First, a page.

- Offers Insight into Customer Behavior: Streaming Analytics allows companies to gain visibility into what customers are buying, not buying, customer preferences, and dislikes. This gives companies the ability to generate additional profit and retain existing customers. It allows companies to rapidly respond to customer needs and increase revenues through up-selling and cross-selling of goods and services.
- Remain Competitive: Businesses can identify trends and benchmarks, develop white papers, use cases, and generate forecasts of their company and industry. This reduces internal and external threats and provides awareness of industry changes. This helps companies become innovative, remain competitive, and strengthen their brand.
Disadvantages of Streaming Analytics
- Lack of Experts: An issue with Streaming Analytics is the lack of availability of experts in the field. There are only a small number of Data Scientists and a smaller number of companies that hire them. Streaming Analytics is still a recent technology and adoption is slow by most developers due to their lack of expertise. “The streaming application programming model is unfamiliar to most application developers,” wrote Forrester analysts Mike Gualtieri and Rowan Curran in a Q3 2014 Forrester report on Big Data and Streaming Analytics.
- Perform Risk Analysis: Streaming Analytics allows companies to view and analyze the latest media and industry news to keep abreast on the latest development in their industry. It also provides companies with data on customers and vendors allowing companies to take action when a risk or specific event occurs.
- Securing Data: Streaming Analytics allow companies to analyze internal and external threats that affect the company or industry. Companies can identify sensitive information that is not protected or that is not adequately protected and ensure state, federal and regulatory requirements are met.
A Range of Product Offering
SteamSpy - All The Data And Stats About Steam Games
The big enterprise players in Streaming Analytics include Striim, SAP, TIBCO, IBM, Software AG, Oracle, as well as open source players such as Apache Spark, Apache Storm, and Hadoop. We provide a comparison of seven Streaming Analytics products.
- Striim: Striim specializes in streaming and real-time analytics. Striim regards themselves as the only end-to-end, real-time data integration and intelligence solution that enables multi-stream data integration and real-time CDC across a variety of data sources such as: databases, log files, events, message queues, and IoT sensor data.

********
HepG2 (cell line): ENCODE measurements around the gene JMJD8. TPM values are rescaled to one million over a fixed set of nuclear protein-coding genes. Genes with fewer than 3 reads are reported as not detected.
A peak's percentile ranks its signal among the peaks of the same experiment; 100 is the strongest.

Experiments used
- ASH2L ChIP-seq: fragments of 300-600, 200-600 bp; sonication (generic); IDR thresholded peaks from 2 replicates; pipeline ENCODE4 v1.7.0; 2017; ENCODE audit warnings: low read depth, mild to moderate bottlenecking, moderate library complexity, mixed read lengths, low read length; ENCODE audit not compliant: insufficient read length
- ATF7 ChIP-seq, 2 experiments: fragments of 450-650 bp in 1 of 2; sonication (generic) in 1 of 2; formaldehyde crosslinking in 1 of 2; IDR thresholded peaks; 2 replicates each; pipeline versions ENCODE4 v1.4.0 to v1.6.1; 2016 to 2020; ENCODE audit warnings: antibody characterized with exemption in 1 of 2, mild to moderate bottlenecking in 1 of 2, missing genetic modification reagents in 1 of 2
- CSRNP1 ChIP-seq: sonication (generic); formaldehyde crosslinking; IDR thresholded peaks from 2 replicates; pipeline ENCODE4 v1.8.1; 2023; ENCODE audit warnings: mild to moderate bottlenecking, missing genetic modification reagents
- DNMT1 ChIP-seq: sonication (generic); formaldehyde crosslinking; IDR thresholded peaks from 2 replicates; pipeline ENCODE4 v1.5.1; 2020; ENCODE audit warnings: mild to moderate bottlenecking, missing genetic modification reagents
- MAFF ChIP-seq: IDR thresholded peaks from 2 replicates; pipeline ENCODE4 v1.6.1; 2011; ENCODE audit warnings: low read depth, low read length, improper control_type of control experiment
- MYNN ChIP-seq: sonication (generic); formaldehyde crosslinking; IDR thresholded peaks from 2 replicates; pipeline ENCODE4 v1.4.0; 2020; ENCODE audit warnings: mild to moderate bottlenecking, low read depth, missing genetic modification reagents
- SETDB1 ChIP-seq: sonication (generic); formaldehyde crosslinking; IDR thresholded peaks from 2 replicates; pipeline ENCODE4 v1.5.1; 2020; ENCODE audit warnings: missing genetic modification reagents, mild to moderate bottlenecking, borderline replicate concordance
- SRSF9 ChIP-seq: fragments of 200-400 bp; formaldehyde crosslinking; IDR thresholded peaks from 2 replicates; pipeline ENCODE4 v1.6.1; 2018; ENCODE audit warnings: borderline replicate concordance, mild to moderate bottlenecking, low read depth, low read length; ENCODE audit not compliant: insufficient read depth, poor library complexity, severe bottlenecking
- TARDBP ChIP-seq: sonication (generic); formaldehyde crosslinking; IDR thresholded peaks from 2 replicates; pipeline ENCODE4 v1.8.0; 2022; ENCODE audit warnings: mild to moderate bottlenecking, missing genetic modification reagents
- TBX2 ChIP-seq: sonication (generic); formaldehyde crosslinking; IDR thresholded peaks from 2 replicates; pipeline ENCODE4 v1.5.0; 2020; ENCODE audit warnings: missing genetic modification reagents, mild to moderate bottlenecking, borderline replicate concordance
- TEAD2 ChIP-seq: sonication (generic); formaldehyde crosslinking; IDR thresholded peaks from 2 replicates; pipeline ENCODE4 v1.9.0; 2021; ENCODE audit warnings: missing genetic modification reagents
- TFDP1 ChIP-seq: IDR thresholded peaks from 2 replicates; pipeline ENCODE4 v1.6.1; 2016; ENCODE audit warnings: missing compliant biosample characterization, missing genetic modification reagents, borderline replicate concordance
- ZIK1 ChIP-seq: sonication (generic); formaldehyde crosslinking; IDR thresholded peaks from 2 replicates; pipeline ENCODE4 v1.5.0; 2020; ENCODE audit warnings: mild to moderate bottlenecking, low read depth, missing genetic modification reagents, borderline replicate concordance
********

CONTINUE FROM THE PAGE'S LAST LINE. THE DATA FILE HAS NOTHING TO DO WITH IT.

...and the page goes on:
- IBM: InfoSphere Streams provides high performance and scalability, and is second in functionality to Software AG’s Apama for analyzing and scoring data in real time. InfoSphere offers a highly scalable event server and integration capabilities for implementing stream processing use cases. It offers easy-to-read code and easy-to-use modeling tools. It can be used in small implementations on a single laptop or multi-node implementations that scale to millions of transactions per second.
- TIBCO: StreamBase offers a comprehensive platform for processing and acting on live and historical data. It has intuitive interfaces that combine graphical and SQL-like queries. It allows non-developers to create queries based on incoming streams. It provides the ability to rapidly build applications that are easily deployable and that analyze and act on real-time streaming data.
- SQLstream: Blaze enables companies to be data-driven in real time. Real-time data can be discovered, analyzed, and aggregated instantly, and delivered as a continuous ingest into Hadoop, data warehouses, and other enterprise systems. It is easy to use, does not require coding or Data Scientists and is an appealing option for companies where expensive assets are at risk.
- Apache Spark: Spark is an in-memory distributed data analysis platform for large-scale data processing and batch analysis jobs that supports different programming languages such as MapReduce, in-memory processing, and stream processing. Spark makes it easy to build scalable, fault tolerant streaming applications. Spark combines streams against historical data, offers the ability to reuse the same code for batch processing, or run ad-hoc queries on stream state. Spark is said to be 40 times faster than Storm.
- Apache Storm: Storm is a free and open source real-time distributed processing platform developed by Twitter. Storm focuses on stream processing or CEP. Storm is ideal for real-time data processing because: it is scalable, guarantees no data loss, is robust, fault-tolerant, and topologies and processing components can be defined in any language. It operates on data-in-motion or a continual stream of data. Storm requires writing Java code, does not include SSL or database integration, and cannot be used with Active Server Pages (ASP).
- Hadoop: Hadoop is a high-throughput system that can process large volumes of data using a distributed parallel processing paradigm called MapReduce. However, Hadoop was never built for real-time processing. It solves problems where you want to run deep and extensive analytics on a mixture of complex and structured data that does not fit easily into tables. It is great for calculations of Big Data volumes and can run on machines that do not share memory or disks. However, it does not work well for real-time analytics.
Steam Concurrent Players Count
Why is Real-time Analytics Important?
Streaming Analytics allows companies to analyze data as soon as it becomes available allowing the ability to analysis risks before they occur. Streaming Analytics can help companies identify new business opportunities and revenue streams which results in an increase in profits, new customers, and improved customer service. A Streaming Analytics platform can process millions and tens of millions of events per second. “Because data in a Streaming Analytics environment is processed before it lands in a database, the technology supports much faster decision making than possible with traditional data analytics technologies,” Philip Howard of Bloor Research said in a recent Datamation interview. Streaming Analytics helps provide security protection because it gives companies a fast way to rapidly connect different events to detect security threat patterns and their risks, and to perform security monitoring of network and physical assets.